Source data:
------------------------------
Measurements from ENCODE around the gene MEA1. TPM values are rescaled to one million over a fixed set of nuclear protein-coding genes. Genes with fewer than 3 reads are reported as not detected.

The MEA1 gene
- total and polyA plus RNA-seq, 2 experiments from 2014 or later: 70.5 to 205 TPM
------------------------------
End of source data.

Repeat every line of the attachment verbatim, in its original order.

Measurements from ENCODE around the gene MEA1. TPM values are rescaled to one million over a fixed set of nuclear protein-coding genes. Genes with fewer than 3 reads are reported as not detected.

The MEA1 gene
- total and polyA plus RNA-seq, 2 experiments from 2014 or later: 70.5 to 205 TPM